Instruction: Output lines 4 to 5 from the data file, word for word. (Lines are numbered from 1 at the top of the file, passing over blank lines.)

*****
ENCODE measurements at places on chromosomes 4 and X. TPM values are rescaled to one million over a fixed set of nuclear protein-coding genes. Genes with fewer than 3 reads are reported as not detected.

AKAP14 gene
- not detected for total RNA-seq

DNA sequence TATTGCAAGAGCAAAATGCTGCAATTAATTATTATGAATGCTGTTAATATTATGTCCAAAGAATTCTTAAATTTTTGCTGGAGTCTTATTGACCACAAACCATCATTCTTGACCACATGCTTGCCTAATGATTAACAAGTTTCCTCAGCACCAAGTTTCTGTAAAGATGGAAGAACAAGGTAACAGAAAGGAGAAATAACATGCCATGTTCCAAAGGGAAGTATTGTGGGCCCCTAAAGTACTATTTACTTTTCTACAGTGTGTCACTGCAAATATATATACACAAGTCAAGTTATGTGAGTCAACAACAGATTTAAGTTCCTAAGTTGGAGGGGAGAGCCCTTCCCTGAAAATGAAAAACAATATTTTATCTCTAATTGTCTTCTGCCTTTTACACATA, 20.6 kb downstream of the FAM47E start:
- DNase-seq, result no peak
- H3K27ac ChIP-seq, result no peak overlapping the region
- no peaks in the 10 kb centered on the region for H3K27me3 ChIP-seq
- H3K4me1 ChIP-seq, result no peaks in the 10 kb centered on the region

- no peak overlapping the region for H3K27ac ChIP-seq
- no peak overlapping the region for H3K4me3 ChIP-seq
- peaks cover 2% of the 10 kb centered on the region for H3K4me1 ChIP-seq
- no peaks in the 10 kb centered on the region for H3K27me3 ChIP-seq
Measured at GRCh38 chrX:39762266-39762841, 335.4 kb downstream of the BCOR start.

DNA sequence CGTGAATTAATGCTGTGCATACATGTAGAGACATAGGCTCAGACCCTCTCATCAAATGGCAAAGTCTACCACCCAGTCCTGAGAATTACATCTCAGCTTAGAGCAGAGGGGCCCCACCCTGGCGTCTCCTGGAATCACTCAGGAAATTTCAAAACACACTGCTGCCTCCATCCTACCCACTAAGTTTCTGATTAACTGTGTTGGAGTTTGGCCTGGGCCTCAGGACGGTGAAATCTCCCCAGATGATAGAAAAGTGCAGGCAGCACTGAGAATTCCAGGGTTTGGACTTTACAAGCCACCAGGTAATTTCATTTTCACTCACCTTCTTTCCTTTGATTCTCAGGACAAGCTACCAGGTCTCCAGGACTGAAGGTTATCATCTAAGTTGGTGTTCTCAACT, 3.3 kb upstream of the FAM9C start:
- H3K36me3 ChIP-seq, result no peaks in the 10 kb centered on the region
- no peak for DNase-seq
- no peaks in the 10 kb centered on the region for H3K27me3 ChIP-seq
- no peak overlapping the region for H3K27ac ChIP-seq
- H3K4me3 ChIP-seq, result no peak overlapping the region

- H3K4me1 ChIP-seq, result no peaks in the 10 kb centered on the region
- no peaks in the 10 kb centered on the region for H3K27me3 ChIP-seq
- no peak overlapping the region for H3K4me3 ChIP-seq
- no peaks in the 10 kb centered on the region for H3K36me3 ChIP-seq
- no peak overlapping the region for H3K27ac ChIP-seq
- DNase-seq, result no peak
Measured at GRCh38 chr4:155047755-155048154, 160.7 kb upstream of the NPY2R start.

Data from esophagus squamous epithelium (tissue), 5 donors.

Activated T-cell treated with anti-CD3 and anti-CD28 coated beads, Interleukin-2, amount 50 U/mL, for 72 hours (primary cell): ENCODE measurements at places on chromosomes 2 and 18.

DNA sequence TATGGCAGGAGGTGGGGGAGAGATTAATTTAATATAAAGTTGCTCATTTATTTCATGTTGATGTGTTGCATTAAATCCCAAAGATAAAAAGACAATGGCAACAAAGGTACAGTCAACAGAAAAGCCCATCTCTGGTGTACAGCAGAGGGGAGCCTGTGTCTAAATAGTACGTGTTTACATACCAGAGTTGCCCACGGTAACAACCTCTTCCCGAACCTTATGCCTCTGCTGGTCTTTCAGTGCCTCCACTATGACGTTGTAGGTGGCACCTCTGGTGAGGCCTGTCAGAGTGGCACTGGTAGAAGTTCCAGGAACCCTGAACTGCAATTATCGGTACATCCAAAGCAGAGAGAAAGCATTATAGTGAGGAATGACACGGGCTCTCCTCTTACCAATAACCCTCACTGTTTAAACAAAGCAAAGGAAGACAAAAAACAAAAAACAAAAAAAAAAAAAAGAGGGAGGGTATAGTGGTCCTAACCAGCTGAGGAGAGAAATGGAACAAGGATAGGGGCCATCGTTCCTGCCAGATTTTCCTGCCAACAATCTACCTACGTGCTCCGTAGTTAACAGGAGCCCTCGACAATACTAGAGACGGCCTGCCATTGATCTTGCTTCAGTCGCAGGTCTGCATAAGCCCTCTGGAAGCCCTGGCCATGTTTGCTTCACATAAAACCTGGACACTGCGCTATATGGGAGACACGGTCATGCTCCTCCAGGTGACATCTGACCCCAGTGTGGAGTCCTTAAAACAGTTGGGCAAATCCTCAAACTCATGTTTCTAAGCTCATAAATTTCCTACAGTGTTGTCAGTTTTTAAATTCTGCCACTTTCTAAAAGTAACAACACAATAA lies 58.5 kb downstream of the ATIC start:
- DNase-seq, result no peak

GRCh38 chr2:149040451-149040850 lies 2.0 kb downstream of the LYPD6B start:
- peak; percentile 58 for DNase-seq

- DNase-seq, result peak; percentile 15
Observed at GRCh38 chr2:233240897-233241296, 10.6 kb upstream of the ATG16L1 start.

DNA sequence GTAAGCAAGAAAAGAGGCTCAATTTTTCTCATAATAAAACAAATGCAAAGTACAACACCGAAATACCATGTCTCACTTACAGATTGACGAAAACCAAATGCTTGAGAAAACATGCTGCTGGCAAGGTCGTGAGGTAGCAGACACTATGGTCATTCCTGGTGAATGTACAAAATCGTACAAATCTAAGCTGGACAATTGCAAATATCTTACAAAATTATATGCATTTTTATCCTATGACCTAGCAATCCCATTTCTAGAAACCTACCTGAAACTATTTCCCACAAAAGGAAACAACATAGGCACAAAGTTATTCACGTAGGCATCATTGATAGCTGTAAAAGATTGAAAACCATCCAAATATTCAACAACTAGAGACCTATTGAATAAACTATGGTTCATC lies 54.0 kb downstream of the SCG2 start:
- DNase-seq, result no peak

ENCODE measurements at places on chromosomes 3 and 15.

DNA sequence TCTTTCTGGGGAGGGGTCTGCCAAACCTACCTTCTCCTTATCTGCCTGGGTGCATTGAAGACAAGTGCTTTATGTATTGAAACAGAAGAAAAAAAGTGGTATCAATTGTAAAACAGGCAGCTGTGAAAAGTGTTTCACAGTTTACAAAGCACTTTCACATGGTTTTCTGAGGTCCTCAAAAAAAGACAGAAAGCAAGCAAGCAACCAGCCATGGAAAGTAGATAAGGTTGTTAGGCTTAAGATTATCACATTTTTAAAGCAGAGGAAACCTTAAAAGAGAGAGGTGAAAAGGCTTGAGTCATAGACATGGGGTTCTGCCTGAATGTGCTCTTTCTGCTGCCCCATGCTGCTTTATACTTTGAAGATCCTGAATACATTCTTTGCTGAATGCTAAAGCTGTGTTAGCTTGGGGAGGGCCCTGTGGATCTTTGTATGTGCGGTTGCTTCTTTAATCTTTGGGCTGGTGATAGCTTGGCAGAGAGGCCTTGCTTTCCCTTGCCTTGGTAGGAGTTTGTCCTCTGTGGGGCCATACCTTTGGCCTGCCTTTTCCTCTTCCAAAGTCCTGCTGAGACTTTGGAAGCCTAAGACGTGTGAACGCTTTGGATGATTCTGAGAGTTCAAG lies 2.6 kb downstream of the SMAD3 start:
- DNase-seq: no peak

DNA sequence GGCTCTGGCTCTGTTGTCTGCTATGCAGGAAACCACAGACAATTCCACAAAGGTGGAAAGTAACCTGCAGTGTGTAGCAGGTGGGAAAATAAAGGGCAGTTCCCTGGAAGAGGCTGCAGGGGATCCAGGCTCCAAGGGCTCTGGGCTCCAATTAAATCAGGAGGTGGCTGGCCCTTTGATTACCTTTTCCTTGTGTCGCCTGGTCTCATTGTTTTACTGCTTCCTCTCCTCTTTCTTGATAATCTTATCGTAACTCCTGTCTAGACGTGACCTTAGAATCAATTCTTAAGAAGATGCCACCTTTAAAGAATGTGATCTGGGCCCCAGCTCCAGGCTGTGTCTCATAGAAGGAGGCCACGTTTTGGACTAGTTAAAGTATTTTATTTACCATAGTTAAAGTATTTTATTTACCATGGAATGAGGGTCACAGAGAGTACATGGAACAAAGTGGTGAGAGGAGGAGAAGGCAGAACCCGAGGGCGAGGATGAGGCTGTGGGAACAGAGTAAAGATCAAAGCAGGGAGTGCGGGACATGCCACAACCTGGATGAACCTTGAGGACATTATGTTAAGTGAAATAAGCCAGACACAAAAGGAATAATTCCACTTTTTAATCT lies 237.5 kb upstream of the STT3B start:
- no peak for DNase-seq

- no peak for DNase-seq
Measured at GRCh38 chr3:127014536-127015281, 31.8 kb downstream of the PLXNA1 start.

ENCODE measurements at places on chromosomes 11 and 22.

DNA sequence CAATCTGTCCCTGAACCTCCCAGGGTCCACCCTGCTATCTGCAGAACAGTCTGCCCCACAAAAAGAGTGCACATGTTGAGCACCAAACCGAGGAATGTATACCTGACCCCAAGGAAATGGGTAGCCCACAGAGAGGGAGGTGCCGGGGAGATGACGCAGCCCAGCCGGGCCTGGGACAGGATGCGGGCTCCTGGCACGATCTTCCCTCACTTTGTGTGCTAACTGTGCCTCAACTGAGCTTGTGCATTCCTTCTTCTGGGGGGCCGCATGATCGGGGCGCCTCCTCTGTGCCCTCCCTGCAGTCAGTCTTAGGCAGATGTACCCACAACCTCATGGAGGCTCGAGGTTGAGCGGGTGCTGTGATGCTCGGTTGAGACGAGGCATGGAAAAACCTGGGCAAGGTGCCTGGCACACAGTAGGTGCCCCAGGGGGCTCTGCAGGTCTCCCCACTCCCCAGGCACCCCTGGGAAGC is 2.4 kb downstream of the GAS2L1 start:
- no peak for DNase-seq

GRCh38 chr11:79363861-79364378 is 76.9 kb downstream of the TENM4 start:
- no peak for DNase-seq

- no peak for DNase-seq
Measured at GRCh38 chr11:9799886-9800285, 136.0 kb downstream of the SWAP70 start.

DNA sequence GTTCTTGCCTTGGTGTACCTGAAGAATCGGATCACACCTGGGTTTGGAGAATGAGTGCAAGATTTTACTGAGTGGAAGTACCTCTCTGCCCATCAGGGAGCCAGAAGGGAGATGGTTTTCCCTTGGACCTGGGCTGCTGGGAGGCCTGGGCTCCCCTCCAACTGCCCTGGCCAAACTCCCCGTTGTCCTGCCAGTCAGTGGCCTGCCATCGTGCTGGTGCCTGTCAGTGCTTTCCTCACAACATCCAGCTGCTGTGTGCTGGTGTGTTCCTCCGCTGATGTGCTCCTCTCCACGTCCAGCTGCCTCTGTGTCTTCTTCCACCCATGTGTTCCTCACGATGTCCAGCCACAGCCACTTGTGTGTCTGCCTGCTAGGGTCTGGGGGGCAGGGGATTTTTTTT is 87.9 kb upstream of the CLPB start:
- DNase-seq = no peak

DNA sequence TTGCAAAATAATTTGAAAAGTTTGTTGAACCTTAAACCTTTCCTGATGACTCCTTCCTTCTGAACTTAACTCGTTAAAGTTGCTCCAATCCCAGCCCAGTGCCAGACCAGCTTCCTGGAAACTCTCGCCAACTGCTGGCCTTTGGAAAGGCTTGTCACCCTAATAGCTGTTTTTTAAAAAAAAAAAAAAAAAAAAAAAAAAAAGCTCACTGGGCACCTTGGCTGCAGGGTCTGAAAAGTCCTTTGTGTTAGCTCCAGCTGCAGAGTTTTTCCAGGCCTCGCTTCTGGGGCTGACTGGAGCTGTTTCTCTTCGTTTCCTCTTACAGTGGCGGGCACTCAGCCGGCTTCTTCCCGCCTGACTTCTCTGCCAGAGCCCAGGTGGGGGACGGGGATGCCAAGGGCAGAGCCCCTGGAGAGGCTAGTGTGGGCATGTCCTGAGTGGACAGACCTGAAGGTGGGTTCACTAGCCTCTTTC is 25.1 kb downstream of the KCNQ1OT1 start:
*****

DNA sequence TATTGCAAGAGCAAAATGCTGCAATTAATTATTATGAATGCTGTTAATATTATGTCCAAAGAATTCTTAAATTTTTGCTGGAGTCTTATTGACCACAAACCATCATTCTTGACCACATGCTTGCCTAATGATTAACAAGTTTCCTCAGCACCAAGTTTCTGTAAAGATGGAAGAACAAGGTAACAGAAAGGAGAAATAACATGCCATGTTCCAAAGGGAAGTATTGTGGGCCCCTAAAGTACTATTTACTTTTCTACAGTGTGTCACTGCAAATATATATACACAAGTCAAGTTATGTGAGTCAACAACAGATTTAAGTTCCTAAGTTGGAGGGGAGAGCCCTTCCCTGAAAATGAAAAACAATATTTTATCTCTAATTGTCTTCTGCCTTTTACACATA, 20.6 kb downstream of the FAM47E start:
- DNase-seq, result no peak